§ 15. Mr. Foulkes
To ask the President of the Board of Trade if he will make a statement on the future of the Post Office. 
§ Mr. Foulkes
May I give the Minister some helpful advice? Given that the vast majority of the British public are opposed to privatisation of the very profitable Post Office, and given that they also consider it one of the best public services—way ahead of gas, electricity and water—will the Minister now take action to prevent Tory Members from becoming an endangered species by ruling out the inclusion of Post Office privatisation in the Tory election manifesto?
§ Mr. Page
The hon. Gentleman will have to await our manifesto and the Prime Minister's statement. He will have to control his natural impatience until then, but let me draw to his attention a document that has just emerged from the Communication Workers Union. In the Green Paper, the CWU seeks greater commercial freedom, and expresses a wish to move the Post Office more into the private sector than ever before. Is that the real break between the trade unions and the Labour party?
§ Mr. David Shaw
Does my hon. Friend agree that the issue is not always, "Should we privatise, or should we retain in private ownership?"? The real issue is, "What is the best way in which to ensure that the post is delivered to our constituents on time?" If private ownership would achieve that better, and if as a result of that postmen would receive better salaries—and bonuses at the end of the year—perhaps both postmen and our constituents would prefer a change of ownership.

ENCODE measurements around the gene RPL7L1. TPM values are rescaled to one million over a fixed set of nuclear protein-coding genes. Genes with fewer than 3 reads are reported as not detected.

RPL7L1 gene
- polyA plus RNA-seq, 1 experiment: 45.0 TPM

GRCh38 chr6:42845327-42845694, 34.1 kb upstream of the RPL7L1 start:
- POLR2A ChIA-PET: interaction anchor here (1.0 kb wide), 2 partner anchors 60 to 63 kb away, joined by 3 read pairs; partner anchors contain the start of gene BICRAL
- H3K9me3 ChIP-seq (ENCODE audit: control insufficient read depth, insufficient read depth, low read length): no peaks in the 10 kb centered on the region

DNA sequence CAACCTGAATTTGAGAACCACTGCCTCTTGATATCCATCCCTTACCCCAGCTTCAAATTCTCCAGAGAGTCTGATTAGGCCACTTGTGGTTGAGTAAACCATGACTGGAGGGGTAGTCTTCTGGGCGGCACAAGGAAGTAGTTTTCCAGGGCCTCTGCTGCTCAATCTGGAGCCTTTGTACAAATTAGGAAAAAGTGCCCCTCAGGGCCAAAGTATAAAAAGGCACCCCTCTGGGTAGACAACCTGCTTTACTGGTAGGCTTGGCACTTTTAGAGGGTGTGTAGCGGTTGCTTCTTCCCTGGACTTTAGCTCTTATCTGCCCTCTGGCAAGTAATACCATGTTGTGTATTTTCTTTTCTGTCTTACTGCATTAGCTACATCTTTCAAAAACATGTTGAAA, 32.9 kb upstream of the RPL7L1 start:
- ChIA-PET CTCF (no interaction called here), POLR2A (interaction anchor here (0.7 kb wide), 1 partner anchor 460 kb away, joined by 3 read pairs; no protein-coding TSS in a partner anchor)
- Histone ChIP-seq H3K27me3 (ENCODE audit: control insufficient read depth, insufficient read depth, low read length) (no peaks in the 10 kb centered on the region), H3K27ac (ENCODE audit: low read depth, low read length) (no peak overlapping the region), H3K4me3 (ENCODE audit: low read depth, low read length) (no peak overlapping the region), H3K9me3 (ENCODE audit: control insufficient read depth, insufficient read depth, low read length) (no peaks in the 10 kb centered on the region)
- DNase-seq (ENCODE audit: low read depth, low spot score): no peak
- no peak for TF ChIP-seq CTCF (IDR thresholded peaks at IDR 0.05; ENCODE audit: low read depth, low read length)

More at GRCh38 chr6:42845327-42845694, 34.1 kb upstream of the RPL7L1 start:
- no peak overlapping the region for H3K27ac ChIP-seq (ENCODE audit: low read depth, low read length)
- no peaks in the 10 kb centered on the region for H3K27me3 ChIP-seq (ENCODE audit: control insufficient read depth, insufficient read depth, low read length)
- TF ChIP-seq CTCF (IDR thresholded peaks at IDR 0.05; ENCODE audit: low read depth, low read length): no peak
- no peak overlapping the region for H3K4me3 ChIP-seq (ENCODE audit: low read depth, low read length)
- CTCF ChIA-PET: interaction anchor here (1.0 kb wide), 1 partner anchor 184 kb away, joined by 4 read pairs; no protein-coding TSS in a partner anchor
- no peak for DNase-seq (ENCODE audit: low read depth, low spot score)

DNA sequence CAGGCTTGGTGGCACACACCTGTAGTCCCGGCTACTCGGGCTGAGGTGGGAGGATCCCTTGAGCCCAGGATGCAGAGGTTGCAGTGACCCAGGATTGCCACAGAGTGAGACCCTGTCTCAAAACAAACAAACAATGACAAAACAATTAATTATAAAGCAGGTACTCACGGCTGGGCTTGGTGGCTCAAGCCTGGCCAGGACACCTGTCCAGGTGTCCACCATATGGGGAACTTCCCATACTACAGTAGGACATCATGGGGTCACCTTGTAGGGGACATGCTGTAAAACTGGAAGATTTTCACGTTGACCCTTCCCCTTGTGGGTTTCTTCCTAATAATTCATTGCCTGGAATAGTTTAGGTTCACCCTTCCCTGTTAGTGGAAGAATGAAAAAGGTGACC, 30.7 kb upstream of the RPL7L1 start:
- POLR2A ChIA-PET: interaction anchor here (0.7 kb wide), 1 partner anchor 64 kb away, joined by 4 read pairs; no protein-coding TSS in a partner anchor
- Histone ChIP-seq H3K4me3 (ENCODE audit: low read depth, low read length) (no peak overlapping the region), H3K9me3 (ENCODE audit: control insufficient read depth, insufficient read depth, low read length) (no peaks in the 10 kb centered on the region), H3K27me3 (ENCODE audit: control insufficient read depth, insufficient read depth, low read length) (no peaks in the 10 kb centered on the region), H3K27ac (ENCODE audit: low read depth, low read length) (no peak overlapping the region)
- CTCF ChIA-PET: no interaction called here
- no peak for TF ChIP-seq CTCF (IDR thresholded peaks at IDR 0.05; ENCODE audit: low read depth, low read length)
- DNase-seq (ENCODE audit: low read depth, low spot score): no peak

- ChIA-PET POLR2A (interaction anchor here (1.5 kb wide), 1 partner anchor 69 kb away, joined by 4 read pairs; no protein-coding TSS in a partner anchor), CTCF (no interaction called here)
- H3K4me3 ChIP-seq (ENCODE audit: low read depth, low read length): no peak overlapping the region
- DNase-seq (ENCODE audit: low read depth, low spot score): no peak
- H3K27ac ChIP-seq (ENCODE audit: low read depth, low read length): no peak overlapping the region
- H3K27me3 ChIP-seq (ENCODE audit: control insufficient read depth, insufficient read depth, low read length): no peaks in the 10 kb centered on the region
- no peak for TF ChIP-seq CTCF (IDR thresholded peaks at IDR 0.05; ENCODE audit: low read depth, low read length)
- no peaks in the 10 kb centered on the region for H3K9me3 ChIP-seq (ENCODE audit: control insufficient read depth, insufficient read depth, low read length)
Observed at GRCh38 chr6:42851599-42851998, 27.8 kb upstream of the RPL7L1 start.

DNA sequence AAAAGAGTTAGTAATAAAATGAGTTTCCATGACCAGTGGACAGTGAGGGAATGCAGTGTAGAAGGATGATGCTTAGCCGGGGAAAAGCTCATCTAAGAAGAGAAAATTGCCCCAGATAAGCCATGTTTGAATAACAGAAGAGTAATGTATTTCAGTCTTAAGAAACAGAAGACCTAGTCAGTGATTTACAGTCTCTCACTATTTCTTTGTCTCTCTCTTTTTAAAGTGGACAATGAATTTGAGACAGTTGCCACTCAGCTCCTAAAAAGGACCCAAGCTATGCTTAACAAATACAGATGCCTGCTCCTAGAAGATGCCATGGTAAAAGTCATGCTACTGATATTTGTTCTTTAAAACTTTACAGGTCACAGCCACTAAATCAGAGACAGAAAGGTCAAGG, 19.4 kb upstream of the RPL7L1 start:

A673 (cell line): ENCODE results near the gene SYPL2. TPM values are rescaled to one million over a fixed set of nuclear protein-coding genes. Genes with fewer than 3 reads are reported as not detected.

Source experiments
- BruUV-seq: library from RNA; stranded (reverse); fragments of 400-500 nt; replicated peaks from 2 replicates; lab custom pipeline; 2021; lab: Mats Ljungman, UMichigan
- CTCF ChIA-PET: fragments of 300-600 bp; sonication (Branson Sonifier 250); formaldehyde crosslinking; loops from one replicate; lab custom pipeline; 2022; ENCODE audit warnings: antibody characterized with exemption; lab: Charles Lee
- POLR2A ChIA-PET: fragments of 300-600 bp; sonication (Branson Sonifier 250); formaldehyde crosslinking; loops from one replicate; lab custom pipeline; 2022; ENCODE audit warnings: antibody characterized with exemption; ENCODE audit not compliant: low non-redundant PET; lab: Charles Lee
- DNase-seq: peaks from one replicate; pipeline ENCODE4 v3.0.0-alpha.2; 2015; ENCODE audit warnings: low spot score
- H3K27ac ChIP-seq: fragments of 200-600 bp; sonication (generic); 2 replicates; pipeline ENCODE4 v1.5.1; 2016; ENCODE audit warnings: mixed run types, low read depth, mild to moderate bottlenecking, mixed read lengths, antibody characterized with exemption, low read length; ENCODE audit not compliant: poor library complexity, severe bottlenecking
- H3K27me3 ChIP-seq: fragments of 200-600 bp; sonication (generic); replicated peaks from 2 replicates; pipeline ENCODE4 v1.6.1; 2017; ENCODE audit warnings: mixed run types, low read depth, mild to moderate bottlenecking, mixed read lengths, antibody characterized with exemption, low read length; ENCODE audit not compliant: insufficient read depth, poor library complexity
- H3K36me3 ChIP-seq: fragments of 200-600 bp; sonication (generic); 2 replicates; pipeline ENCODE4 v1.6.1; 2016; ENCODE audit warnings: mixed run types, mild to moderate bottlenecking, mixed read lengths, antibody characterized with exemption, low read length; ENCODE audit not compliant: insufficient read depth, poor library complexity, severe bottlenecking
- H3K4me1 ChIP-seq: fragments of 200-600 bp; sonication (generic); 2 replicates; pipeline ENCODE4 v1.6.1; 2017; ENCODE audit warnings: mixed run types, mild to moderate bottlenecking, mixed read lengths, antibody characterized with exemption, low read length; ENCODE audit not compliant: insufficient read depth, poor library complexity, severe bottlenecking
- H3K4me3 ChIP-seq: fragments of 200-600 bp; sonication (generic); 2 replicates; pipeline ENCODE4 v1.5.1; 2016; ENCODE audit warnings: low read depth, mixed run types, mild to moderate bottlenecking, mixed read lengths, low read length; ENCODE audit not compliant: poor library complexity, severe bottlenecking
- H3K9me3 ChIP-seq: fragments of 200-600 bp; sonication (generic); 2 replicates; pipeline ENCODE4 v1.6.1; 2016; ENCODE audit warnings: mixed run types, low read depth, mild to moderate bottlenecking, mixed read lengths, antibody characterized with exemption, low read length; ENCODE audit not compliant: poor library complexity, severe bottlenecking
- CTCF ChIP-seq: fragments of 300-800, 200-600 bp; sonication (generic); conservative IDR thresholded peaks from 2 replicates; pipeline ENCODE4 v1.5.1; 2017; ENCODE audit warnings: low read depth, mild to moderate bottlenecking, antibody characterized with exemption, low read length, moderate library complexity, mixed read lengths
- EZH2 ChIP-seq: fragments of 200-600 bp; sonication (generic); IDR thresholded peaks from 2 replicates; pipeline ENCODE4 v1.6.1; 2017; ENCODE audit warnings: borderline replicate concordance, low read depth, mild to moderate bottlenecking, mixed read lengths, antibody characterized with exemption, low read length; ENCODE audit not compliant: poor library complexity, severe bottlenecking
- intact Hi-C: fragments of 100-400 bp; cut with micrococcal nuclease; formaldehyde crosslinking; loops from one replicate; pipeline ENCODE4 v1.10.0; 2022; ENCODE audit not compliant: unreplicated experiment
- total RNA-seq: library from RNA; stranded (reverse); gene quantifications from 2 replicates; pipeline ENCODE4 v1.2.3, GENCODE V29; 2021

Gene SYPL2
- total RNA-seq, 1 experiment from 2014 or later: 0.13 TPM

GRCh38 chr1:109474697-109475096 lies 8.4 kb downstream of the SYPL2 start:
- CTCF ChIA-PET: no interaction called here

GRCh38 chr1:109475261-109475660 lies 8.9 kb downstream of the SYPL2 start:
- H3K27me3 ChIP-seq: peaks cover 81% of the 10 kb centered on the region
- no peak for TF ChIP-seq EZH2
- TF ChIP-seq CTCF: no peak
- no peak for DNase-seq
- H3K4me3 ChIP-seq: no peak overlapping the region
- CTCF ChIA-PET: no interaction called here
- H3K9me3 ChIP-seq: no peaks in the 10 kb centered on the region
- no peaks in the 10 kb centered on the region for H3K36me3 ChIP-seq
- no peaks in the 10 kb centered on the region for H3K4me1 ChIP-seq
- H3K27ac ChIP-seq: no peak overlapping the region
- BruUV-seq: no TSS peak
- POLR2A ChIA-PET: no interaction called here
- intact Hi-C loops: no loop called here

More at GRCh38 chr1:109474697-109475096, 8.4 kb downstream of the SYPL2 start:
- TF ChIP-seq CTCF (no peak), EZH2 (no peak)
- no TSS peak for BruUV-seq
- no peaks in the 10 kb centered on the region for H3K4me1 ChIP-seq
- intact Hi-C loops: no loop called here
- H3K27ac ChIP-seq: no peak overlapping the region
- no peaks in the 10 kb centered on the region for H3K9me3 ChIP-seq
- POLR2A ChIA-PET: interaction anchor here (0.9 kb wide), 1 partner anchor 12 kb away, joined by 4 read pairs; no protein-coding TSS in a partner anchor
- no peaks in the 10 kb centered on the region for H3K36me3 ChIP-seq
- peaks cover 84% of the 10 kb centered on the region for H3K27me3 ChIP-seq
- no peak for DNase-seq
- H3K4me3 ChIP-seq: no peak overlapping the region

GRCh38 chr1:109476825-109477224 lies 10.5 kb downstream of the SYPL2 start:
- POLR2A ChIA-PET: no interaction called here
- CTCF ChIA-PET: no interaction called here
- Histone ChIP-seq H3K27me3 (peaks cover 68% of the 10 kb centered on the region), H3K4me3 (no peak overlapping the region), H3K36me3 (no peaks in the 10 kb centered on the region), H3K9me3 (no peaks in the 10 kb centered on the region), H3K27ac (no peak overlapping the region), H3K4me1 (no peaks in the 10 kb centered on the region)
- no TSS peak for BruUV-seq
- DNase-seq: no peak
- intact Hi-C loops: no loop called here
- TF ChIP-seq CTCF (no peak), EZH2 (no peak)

§ Mr. Page
I fully accept that it is the customer who matters, not the system that is used. In order to help the customer, we have abolished restrictions on capital expenditure in the Post Office. Moreover, a new corporate planning process has been introduced, and we have been able to grant the Post Office significant new end-year flexibility. We have done all that in order to help the Post Office to provide the customer with a better service.
§ Mr. Llwyd
That may be all very well, but does the Minister not agree that we have the best postal service in the world, or at least in the British Isles? Does he not recall the huge public support for the status quo that was evident in the last discussion about privatisation? Does he agree with the sentiment "If it ain't broke, why fix it?"?